It starts from the farm up

Warwick Daily News - South West Queensland Rural Weekly - - News -

ADOP­TION of new tech­nol­ogy in agri­cul­ture has to start from the grass­roots, ac­cord­ing to AgriWebb co-founder John Fargher, who spoke at GFIA In Fo­cus.

Mr Fargher cited a MLA study which found through the use of tech­nol­ogy and data man­age­ment, gains of $14 to $18 gross mar­gins per hectare could be achieved.

He also shared a com­ment from the first cus­tomer of AgriWebb – an agri­cul­ture app de­signed to stream­line farm data.

“He said, ‘if peo­ple like me don’t in­vest in peo­ple like you, this in­dus­try will never move for­ward’,” he said.

“I think that’s quite pow­er­ful in that we know we have a big job to do and we can’t just sit back and wait for oth­ers to do that. It will be re­quired from the ground up.”

Dur­ing his pre­sen­ta­tion, Mr Fargher asked all the farm­ers in the room to raise their hands. He then asked how many still car­ried a lit­tle red or green note­book with a pen­cil in their pocket. Most did.

“We have gone on for mul­ti­ple gen­er­a­tions run­ning our busi­nesses off pen­cil and pa­per or, at best, a spread­sheet. But we have no abil­ity to process im­prove, there is no abil­ity to work out what the in­puts and out­puts are and what’s ac­tu­ally driv­ing our busi­ness for­ward,” he said.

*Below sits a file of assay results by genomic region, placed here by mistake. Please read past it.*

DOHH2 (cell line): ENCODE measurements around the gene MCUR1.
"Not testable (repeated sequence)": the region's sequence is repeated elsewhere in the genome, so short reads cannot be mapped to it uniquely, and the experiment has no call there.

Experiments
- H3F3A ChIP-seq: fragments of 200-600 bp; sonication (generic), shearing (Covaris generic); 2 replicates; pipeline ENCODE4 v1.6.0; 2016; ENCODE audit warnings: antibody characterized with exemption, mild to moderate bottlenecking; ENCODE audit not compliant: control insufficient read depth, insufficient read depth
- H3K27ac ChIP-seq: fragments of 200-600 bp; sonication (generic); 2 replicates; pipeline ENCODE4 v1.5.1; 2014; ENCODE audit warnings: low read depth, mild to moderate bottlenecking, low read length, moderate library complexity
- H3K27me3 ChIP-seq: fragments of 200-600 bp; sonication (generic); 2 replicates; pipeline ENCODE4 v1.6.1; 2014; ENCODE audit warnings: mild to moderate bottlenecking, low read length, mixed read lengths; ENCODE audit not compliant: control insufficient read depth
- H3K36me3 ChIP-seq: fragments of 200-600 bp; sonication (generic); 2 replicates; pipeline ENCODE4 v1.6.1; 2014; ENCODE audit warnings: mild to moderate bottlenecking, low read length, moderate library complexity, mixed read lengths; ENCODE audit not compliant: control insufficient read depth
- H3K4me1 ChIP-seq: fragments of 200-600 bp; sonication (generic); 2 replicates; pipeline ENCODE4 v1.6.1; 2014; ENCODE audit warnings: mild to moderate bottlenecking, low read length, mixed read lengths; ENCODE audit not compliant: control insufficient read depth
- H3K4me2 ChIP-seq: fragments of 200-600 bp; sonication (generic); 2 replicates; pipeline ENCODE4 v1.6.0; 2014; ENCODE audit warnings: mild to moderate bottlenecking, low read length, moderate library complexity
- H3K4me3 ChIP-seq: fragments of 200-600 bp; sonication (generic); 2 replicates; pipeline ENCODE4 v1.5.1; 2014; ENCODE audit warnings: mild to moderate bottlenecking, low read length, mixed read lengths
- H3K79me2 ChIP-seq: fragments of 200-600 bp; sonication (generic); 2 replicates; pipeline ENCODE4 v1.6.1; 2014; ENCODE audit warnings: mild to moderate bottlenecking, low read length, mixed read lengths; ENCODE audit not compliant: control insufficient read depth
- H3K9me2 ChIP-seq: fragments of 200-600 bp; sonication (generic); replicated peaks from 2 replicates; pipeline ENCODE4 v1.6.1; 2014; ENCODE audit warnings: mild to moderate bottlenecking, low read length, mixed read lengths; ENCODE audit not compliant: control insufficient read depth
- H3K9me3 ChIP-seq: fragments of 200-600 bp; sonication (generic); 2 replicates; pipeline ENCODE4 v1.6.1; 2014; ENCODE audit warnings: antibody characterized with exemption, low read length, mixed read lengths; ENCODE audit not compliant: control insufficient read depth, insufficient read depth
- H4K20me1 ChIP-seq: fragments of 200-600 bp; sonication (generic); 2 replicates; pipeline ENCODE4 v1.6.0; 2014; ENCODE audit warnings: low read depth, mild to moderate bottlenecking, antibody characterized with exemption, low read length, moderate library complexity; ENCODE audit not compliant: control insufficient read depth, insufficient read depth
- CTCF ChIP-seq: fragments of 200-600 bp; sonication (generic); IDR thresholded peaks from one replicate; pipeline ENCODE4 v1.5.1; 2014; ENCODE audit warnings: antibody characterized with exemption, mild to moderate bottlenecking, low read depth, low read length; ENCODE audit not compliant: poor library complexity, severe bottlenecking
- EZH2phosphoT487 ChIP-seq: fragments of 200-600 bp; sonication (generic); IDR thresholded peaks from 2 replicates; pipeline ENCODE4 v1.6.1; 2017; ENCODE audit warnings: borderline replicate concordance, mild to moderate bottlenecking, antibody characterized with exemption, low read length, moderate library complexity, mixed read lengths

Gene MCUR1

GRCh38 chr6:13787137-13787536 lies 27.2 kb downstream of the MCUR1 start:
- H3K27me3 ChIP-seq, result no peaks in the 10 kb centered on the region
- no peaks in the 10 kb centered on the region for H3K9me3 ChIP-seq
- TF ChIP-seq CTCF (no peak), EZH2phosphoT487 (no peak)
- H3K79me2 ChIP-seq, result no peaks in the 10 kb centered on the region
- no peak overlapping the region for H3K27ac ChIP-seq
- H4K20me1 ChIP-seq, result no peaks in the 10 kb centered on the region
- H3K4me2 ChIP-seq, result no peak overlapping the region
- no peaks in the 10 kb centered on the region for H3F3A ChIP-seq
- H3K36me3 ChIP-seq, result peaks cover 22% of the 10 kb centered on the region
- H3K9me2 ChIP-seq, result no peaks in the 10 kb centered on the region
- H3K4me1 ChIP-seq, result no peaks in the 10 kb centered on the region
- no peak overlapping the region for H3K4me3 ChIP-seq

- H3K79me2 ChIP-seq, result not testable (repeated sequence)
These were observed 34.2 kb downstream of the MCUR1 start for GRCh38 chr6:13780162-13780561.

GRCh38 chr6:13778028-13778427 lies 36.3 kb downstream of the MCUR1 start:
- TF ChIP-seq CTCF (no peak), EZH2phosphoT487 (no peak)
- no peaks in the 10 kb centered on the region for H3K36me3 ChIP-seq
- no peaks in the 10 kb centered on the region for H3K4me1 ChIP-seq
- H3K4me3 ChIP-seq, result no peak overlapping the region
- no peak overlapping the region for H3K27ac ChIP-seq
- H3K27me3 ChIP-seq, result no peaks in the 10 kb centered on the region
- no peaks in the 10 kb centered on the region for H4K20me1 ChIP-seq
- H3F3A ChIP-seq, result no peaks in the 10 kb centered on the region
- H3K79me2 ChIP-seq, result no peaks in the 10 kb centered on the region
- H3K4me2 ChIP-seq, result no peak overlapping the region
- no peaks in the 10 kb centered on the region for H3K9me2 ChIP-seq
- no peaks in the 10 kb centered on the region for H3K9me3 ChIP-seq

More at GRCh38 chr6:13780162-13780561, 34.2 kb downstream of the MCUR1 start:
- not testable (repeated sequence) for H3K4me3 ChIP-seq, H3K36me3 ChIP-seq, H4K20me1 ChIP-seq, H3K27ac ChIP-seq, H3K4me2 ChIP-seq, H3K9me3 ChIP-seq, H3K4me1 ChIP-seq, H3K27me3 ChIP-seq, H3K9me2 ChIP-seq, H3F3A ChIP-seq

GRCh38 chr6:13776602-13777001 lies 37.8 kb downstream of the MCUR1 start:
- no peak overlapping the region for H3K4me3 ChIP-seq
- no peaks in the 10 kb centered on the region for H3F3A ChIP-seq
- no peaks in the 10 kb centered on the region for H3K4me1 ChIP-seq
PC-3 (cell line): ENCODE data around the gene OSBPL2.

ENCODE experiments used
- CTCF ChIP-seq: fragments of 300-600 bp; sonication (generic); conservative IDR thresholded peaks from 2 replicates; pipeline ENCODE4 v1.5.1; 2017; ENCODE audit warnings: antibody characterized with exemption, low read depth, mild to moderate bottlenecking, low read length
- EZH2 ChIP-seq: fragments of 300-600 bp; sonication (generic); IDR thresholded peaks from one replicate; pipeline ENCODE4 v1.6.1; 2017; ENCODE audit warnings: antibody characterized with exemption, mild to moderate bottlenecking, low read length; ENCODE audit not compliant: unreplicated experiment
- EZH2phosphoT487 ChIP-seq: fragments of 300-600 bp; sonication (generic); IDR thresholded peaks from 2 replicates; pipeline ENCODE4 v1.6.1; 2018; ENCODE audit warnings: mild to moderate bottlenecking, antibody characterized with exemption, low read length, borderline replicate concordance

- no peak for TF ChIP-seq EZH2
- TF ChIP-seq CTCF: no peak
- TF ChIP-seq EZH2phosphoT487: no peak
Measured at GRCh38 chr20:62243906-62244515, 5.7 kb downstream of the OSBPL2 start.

“By no means are farm­ers not in­no­va­tive peo­ple, in fact, I think the op­po­site. If we look at my fam­ily busi­ness, we went from a staff of about 40 peo­ple, on horse­back, to now be­ing run just by my par­ents with a Cessna air­craft.” WHAT does the farm ve­hi­cle of the fu­ture look like?

Will it be driver­less? A ma­chine that can fly? Or one that can be con­trolled by a smart­phone?

Ac­cord­ing to Ubco chief ex­ec­u­tive of­fi­cer Timothy Al­lan, the fu­ture ve­hi­cle for farm­ers could be an elec­tric two-wheel mo­tor­bike.

Speak­ing at the GFIA In Fo­cus in Bris­bane, Mr Al­lan said safety would be the crit­i­cal fac­tor for con­sumer choice.

His com­pany has de­signed a dual elec­tric drive bike it be­lieves will slash work­place fa­tal­i­ties.

“It has a very low cen­tre of grav­ity, a sim­ple de­sign with no clutch or gears and there are no real el­e­ments that gen­er­ate heat – so you can’t get burnt,” he said.

“When you com­bine the fairy-light weight with these fea­tures it’s very safe.”

That low weight was the big­gest ad­van­tage of electrics, he said.

The av­er­age weight of a four wheeler is close to 300kg. Ubco’s bikes weigh only 63kg.

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